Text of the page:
The killings of Black trans individuals, an epidemic that has continued to skyrocket in recent years, is trending upwards at a disturbing rate in 2021. According to the Human Rights Campaign (HRC), at least 20 of the 28  transgender or gender nonconforming people killed this year are Black or Brown people. 

Alphonso David, president of the HRC, said the number could possibly be even higher than the data shows because many of the attacks are unreported.

"Fatal violence disproportionately affects transgender women of color because they are at the intersections of racism, sexism, homophobia, biphobia, transphobia," David told CNN. "And they, unfortunately, are receiving the brunt of the violence in this country."

At least 27 transgender and nonconforming people were killed in 2019, with the majority of them being Black individuals, according to the HRC. Many of the 44 transgender or gender-nonconforming people killed in the U.S. last year were also Black. 

The HRC president adds that an estimated two million people in the United States identify as transgender or nonbinary and face the difficulty of living freely as they are confronted with dehumanizing abuse and fear of being assaulted.

"This is very real for people, because if you are afraid of leaving your home at night, or walking home, or walking to the store, you're really not free," David said. "If you are transgender, if you're Black or Brown, because most of these deaths are Black or Brown transgender and gender nonconforming people, you are not able to exercise your freedom in this country."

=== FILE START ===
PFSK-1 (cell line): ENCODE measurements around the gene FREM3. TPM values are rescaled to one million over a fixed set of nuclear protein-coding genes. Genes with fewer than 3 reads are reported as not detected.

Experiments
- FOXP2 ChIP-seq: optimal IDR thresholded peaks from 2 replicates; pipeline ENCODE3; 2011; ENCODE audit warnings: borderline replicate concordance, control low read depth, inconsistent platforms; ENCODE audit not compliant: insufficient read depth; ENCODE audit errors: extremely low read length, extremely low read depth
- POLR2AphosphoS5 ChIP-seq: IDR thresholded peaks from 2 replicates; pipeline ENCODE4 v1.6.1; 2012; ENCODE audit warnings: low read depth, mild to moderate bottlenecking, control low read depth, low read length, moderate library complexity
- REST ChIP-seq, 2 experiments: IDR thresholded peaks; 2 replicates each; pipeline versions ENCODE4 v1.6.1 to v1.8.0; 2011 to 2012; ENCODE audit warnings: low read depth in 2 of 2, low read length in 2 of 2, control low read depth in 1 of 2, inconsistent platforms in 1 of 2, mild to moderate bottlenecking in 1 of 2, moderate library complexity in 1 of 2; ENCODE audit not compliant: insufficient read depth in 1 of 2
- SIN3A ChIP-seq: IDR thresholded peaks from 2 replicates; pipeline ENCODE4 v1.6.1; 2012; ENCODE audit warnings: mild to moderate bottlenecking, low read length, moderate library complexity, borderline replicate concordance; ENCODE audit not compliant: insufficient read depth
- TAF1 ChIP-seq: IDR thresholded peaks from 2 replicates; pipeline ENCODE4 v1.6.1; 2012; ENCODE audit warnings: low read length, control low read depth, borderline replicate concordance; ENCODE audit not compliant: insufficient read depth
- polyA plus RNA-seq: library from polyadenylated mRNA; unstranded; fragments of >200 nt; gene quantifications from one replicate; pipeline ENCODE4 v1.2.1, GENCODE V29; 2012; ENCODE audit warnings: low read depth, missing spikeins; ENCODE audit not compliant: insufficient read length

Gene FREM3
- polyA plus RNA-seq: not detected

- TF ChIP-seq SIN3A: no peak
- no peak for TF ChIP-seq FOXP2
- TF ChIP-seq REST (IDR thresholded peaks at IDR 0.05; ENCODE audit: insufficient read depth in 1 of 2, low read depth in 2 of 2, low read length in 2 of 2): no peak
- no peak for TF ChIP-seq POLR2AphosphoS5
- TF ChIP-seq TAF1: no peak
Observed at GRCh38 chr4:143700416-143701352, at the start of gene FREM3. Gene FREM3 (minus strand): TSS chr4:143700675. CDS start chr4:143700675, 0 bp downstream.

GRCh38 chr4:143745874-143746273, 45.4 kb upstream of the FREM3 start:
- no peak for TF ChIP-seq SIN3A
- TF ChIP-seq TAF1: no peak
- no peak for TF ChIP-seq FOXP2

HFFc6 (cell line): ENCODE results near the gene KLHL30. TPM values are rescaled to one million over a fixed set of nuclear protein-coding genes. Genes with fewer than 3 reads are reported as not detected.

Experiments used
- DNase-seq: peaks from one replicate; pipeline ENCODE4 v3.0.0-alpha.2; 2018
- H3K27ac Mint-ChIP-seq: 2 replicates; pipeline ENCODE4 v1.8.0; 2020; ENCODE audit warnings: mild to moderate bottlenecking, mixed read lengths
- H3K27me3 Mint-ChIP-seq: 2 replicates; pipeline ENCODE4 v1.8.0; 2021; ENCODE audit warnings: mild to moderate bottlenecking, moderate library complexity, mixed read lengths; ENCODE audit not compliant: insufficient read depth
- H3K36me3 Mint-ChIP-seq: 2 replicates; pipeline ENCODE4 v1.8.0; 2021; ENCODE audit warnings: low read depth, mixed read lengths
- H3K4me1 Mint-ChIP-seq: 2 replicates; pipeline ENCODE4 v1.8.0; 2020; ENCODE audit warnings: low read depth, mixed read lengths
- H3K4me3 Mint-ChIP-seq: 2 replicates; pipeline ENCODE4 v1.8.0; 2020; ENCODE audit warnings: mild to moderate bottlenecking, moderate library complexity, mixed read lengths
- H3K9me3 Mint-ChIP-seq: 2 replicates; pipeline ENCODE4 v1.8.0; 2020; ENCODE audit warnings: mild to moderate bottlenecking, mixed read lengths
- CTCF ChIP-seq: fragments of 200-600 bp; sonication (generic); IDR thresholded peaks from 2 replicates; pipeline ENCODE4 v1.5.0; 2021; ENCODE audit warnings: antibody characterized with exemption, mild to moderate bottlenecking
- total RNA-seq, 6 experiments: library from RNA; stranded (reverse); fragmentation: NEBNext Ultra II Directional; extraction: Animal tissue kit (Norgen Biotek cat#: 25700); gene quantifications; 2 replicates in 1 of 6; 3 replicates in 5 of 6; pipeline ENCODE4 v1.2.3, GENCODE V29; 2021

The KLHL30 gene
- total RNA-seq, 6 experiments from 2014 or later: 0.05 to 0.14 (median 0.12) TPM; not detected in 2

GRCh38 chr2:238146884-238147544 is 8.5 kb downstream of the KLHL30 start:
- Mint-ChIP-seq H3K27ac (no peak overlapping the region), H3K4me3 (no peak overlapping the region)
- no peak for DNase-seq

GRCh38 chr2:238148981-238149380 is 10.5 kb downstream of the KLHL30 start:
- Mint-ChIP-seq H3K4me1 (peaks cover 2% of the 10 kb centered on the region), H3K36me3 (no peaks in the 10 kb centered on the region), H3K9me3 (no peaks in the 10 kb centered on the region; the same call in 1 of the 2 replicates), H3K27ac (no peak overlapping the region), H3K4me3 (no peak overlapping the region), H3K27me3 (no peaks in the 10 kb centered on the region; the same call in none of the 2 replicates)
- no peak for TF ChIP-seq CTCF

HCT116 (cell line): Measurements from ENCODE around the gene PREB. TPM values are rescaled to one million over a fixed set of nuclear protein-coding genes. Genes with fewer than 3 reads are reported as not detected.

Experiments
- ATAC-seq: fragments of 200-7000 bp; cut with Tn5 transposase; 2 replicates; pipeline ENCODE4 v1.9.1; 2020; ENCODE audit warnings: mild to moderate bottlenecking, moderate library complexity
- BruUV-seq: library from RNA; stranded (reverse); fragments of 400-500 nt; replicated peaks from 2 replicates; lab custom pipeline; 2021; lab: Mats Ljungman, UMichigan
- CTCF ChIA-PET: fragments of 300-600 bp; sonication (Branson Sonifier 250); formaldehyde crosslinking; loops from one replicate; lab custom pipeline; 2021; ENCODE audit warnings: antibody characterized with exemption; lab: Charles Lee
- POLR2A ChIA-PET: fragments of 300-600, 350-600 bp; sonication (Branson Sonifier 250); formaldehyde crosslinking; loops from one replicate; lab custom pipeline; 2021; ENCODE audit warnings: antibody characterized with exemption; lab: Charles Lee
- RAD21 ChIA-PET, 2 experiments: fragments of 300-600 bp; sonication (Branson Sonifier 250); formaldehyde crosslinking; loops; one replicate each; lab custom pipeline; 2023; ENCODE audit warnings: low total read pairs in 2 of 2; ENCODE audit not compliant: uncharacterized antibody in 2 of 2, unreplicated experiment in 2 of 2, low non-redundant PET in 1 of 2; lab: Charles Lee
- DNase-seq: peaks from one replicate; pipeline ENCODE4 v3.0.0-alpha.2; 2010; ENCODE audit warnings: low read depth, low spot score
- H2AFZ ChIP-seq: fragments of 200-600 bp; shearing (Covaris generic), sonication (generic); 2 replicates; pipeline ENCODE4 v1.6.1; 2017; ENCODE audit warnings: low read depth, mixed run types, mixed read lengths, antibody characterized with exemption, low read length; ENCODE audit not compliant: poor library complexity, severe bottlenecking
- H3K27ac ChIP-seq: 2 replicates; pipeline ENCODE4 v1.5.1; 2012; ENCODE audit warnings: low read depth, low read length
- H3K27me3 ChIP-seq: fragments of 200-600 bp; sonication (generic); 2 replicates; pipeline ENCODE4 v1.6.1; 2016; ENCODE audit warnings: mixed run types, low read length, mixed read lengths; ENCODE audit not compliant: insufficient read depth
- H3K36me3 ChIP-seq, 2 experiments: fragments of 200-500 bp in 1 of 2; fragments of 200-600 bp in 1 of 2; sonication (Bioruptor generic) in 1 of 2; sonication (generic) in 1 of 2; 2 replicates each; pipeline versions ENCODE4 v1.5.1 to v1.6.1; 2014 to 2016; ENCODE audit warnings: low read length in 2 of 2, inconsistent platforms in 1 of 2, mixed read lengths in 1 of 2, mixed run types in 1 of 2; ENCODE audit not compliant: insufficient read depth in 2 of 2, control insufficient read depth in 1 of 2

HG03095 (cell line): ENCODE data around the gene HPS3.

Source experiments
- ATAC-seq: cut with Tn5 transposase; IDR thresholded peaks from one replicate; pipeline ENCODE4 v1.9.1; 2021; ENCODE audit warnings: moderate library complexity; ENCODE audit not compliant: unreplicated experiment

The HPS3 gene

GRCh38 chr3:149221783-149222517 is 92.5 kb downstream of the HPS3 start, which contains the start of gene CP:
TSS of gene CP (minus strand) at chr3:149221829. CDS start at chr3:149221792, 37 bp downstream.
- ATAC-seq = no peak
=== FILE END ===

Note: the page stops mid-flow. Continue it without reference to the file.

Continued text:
Dozens of bills have been introduced in 33 states this year as part of an effort to deny the rights of transgender people, CNN reported. In Arkansas, for example, physicians are now prohibited from providing gender-affirming treatment for trans youth.

President Joe Biden addressed the epidemic on Saturday when he commemorated the fifth anniversary of the mass shooting at the Pulse Nightclub in Orlando, a brutal attack on the LGBTQ+ community which left 49 people dead and 53 people wounded.

“We must drive out hate and inequities that contribute to the epidemic of violence and murder against transgender women — especially transgender women of color,” Biden said, according to mprnews. 

The president highlighted new policies that are being implemented to protect trans people which include the executive order Biden issued on the first day of his presidency. The executive order intends to expand discrimination protections for LGBTQ+ people under federal laws such as the Affordable Housing Act, NBC News reported.

In addition, the president called on Congress to pass the Equality Act, a bill that would grant LGBTQ+ people protections from discrimination in employment, housing, education, credit, jury service and more.

“To more fully protect the civil rights of transgender Americans, we must pass the Equality Act and provide long overdue Federal civil rights protections on the basis of sexual orientation and gender identity,” Biden wrote. “It will serve as a lasting legacy to the bravery and fortitude of the LGBTQ+ movement.”

As Blavity previously reported, transgender activist and ballroom figure Jahaira DeAlto became one of the latest victims when she was stabbed to death in her Massachusetts home alongside her friend in May. 

“Jahaira was a legend for the trans community,” said Nolan Tesis, a friend of the 42-year-old activist. “She was a mother to so many that didn't have parents. I think that she took the most pride in her role as a grandmother and a mother, a chosen family for many individuals in the LGBTQ community.”